I had guessed that I would be pleased with the maturity level of the Obama administration, but I finally knew for sure when Jon Stewart lampooned the new president for emphasizing in TV interviews that weatherization schemes were a good Keynesian stimulus. Apparently weatherization is a but too mundane for New York city's chattering classes.
This is a great example of how weak-minded people can be in these days of spin and junk. Apart from the fact that progressive economics, and especially political economy, was driven to the margins by the 28 or so years of spin-control and half-hearted analysis we've had since the Reagan revolution, and so we've more or less lost the ability to debate Keynesian programs on their merits because only a tiny group actually knows what Keynesianism really is, we have also seemingly lost the ability to be plain-spoken and sensible, and to appreciate the mundane when it's truly important.
Try sitting in a cold house in Maine without a job with $3 a gallon heat oil instead. If only the idiots who are responsible for the stupid policies, and the stupid chatter about the stupid policies, and the inability to correctly understand and apply theory and calculations about the stupid chatter and the stupid policies, were the ones freezing their tushes off!
Jon Stewart is funny and I watch him all the time but he's paid to be a clown. Of course weatherization is right out of the Keynesian playbook, and in large enough scale and with some kind of means-test or at least basic screening for applicants, an excellent use of government resources in a recession.
Basic weatherization, essentially sealing and caulking houses, requires only a brief training. With two months of winter left here in Maine, and three or more in Minnesota, increasing the funds available to get some of this work done is a great idea, but we'd better get on it for this year. We've been doing this work in our neighborhood with volunteers, but you'll get a lot more houses done if you hire crews.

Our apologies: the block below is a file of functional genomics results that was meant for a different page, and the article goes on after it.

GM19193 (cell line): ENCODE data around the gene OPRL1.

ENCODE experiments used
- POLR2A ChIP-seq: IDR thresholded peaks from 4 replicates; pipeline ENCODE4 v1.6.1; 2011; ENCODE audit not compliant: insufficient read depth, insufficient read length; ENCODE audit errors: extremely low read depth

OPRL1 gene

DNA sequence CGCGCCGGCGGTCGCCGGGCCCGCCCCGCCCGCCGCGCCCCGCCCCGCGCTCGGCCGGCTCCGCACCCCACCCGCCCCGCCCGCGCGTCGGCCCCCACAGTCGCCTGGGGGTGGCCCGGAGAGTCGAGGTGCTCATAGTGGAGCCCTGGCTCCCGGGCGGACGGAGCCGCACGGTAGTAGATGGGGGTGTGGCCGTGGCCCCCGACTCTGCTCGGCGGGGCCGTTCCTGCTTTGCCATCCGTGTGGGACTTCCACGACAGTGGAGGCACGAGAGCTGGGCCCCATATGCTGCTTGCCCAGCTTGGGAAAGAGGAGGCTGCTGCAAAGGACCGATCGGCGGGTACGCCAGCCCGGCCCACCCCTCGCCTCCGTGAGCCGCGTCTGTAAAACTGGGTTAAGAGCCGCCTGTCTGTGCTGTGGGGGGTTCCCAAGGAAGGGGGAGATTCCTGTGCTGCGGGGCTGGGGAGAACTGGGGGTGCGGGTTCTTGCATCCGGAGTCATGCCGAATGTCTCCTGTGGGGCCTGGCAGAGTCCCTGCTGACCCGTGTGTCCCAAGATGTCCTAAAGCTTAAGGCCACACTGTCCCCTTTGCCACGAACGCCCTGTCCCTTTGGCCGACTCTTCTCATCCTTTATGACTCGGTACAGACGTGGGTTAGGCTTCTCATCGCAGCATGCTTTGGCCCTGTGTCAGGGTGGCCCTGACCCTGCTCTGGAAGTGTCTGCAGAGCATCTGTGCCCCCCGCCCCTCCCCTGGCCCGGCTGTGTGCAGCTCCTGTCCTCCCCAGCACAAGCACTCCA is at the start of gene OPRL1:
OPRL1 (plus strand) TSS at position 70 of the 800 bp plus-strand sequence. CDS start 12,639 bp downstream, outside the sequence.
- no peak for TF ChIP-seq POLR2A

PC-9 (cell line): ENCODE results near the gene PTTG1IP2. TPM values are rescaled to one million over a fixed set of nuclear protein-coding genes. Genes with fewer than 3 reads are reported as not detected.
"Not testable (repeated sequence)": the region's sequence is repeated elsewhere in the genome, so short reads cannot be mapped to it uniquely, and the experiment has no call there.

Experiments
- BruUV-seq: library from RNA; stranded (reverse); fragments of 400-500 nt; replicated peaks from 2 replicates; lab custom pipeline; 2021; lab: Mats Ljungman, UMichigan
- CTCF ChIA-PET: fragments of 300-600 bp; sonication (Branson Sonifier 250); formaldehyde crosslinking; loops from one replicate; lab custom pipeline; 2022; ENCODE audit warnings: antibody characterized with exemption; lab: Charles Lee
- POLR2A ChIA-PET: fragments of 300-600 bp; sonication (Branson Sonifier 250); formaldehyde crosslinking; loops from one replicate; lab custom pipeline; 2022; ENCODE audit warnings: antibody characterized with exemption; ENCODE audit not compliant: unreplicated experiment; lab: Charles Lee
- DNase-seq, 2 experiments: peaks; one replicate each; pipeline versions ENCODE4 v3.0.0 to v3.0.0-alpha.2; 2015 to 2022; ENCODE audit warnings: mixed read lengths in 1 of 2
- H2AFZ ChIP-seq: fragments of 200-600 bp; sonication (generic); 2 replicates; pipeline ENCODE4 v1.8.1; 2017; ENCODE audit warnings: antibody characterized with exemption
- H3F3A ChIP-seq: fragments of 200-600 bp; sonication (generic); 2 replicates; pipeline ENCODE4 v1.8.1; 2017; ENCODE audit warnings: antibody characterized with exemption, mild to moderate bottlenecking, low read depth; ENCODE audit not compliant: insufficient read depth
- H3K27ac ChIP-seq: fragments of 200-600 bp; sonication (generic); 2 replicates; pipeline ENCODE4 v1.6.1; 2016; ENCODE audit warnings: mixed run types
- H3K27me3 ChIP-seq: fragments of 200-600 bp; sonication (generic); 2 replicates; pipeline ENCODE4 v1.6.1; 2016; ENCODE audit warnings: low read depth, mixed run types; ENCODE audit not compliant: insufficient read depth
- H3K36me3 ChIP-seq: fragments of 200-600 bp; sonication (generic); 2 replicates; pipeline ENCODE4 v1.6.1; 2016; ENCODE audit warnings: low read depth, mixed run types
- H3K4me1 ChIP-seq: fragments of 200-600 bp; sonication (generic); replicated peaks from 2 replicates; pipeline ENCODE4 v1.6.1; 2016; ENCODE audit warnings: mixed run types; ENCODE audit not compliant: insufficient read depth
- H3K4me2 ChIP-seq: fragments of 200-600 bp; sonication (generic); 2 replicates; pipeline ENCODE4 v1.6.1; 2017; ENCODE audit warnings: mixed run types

The next step is beyond weatherization, which is usually taken to mean a day or two's relatively unskilled work with plastic sheeting and spray foam and caulking guns on a single house. Next comes new insulation and building envelopes, replacement windows and doors, new roofing, old fridge replacement, new on-demand and other efficient hot water tanks,and even some of that new-fangled renewable tech, most likely the solar hot water systems, which are generally a good payback.
So in addition to weatherization, another policy that would achieve much the same only through different means for different beneficiaries would be, say, a 75 - 95% tax credit on approved insulation, window-and-door replacement, solar hot water systems, and the like, boosting the current scheme even more.
Or a block grant to organizations like Maine Housing so they can do the same kinds of stuff for people who don't really have much of a tax return.
Or all three policies. How about all three?
Actually, it all sounds very much like what Maine Housing has been doing for years, in cooperation with Efficiency Maine and the CAPs.
Want to put some folks back to work in Maine? Just call up Maine Housing today and tell Dale McCormick she has more funds right now to do what they've been doing for years.